Follow the money trail to Albany.
Via Syracuse Com:
In 2014, the development arm of SUNY Polytechnic Institute agreed to build, with $90 million in state money, a factory in DeWitt for an LED light bulb manufacturer.
The company, California-based Soraa, agreed to create 250 full-time, high-tech jobs at Collamer Crossing Business Park and to encourage Soraa contractors and suppliers to create another 170 jobs in Central New York.
In return, the company would be allowed to lease the factory for $1 a month for 10 years.
But the deal with SUNY Poly’s Fort Schuyler Management Corp. did not require Soraa to spend any of its own money to build or equip the factory. And it contained no penalties if the company did not occupy the building or create the promised jobs. The company never even signed a lease.
So when Soraa recently said it no longer needed the factory and pulled out of the deal just as the state was completing construction of the 82,000-square-foot building, there was nothing the state could do about it.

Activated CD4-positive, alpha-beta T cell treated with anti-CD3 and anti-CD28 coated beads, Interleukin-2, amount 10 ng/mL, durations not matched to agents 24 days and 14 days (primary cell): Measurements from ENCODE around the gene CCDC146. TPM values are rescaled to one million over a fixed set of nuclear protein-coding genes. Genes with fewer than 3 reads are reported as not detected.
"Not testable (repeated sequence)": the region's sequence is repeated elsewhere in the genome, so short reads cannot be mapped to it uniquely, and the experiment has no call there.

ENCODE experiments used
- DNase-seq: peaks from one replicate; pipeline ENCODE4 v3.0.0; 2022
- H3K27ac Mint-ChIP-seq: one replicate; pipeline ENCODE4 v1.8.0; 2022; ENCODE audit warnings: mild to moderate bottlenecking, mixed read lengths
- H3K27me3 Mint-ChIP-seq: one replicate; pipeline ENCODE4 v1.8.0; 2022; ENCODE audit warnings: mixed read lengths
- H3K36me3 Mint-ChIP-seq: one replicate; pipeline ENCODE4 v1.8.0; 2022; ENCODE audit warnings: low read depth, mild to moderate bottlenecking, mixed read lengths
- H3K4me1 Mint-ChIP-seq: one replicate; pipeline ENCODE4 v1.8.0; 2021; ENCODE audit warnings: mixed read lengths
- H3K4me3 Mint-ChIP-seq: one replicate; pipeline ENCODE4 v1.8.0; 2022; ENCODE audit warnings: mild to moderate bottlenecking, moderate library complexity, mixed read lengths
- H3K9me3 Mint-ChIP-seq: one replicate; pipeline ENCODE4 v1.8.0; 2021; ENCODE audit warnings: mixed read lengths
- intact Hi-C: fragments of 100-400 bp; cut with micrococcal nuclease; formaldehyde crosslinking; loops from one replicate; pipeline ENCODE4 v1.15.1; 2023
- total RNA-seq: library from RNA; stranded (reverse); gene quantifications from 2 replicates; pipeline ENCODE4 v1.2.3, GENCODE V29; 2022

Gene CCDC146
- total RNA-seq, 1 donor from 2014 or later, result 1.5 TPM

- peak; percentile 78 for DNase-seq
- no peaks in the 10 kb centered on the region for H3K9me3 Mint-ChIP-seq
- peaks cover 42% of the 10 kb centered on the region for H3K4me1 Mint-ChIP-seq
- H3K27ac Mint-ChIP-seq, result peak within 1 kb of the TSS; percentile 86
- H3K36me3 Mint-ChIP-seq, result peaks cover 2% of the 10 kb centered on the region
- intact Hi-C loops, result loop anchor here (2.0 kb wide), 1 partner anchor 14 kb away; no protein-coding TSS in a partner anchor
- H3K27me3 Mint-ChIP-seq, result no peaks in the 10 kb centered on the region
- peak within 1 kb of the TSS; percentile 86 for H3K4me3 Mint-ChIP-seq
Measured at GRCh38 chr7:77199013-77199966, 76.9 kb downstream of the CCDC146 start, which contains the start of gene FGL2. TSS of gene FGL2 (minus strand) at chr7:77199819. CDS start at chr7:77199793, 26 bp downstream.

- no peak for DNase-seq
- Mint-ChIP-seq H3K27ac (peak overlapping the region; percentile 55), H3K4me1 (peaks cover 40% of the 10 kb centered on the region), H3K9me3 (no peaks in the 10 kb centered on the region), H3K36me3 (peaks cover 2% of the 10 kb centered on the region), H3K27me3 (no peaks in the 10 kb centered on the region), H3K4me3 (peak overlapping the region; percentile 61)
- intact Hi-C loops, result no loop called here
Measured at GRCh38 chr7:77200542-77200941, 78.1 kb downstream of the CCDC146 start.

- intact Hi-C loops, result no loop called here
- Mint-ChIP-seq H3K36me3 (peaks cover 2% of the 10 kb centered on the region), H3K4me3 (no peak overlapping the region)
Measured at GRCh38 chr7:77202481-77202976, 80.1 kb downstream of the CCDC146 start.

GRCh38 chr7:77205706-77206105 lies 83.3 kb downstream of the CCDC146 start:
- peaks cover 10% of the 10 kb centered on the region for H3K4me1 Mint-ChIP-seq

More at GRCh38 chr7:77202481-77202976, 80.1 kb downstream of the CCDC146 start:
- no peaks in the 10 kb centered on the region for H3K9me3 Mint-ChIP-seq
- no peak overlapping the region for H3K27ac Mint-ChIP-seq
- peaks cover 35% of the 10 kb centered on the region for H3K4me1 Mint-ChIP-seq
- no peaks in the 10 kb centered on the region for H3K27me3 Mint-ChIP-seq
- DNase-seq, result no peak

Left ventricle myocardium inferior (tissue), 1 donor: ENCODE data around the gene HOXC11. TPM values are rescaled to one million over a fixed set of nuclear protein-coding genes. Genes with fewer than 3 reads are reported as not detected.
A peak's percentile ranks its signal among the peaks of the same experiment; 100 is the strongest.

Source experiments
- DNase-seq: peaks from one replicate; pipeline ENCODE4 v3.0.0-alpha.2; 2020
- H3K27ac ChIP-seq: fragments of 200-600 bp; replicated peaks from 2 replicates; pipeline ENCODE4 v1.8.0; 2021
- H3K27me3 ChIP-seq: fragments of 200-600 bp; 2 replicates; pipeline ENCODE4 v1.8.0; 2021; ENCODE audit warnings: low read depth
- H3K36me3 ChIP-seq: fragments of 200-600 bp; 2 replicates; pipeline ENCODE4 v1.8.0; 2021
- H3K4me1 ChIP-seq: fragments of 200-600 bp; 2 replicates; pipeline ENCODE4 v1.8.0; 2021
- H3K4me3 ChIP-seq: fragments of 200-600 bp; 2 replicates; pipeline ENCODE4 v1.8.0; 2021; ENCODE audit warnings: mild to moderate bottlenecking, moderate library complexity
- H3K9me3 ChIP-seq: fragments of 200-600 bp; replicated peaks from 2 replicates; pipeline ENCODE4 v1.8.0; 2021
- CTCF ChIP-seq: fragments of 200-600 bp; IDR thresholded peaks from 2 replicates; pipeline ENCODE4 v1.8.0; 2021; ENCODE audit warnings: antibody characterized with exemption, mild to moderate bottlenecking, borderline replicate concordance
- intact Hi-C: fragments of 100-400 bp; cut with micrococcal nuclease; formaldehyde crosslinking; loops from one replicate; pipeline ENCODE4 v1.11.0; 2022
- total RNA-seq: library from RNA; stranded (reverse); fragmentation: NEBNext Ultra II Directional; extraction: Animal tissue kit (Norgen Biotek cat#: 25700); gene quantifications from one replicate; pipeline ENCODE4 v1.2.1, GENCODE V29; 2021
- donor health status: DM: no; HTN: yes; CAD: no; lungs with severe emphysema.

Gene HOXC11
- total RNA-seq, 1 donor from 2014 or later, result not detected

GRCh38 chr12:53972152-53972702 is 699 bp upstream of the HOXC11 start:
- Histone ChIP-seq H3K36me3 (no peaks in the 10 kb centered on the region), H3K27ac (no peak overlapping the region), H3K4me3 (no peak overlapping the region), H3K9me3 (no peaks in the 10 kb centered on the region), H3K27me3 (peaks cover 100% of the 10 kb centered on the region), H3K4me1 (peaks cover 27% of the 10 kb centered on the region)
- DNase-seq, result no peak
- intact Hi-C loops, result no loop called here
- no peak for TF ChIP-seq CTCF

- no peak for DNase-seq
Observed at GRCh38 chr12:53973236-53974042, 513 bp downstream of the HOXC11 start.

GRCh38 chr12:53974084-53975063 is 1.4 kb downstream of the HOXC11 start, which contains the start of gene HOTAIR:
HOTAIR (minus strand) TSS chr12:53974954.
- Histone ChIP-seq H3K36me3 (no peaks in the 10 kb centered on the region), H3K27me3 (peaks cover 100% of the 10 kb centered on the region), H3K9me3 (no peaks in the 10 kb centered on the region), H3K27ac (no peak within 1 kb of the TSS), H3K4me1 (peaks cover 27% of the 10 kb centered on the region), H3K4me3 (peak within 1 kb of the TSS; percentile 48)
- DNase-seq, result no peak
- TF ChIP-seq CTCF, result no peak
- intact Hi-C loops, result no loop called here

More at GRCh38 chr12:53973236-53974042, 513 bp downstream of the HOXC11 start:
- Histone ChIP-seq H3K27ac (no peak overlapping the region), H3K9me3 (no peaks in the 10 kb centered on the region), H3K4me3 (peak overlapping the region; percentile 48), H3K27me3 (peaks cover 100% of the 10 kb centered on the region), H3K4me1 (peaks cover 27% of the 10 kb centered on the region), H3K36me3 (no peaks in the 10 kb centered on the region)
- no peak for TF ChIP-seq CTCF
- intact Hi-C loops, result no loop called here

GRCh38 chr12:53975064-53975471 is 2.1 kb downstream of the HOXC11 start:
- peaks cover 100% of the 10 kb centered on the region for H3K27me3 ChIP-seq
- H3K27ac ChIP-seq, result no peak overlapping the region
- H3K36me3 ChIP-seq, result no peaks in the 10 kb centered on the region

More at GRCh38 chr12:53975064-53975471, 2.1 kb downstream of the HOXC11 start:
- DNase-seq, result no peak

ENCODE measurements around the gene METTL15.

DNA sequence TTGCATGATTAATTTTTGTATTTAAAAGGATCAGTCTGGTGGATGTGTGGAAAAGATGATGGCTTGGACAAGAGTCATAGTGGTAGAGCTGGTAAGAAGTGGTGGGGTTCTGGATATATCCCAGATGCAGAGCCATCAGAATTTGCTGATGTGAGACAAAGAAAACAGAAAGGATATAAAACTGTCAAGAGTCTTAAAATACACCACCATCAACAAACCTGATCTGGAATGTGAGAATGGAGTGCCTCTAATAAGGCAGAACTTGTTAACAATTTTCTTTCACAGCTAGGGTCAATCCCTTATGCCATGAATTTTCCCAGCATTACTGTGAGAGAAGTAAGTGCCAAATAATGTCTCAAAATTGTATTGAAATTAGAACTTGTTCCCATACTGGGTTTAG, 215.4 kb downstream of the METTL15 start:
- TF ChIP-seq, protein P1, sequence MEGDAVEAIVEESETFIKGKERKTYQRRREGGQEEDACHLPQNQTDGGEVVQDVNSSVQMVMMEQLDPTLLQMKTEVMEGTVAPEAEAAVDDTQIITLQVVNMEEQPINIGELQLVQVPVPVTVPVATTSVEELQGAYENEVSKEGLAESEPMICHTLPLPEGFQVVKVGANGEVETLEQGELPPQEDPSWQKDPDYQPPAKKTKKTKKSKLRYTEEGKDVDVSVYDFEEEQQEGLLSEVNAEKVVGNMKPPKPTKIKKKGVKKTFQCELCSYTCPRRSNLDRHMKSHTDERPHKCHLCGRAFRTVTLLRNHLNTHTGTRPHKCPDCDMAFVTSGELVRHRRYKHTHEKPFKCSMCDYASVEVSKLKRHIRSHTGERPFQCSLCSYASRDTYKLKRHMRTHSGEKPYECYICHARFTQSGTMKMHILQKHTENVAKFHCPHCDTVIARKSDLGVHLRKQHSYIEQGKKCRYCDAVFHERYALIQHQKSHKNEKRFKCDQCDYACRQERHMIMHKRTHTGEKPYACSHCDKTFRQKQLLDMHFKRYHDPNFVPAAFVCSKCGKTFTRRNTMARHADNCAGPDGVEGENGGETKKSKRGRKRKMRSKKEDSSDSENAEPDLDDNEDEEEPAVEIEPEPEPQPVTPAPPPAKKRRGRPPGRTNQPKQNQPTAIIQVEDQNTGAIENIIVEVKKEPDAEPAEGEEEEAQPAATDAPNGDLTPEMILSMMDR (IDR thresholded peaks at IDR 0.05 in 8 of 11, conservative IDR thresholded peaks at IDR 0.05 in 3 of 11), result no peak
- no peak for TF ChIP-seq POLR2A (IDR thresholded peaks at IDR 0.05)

The state was left with a factory, nearly fully equipped, but no company to use it.
One expert said using state money to custom-build a factory for a specific tenant is bad policy.
“You have a situation where the state could potentially wind up with a white elephant,” said John Bacheller, former head of policy and research for the state’s economic development office, Empire State Development. “I think it’s too much risk. When you provide a grant, the risk is limited to the amount of the grant.”
The state has found another company, but taxpayers will have to spend up to another $15 million to properly equip the building for the new company.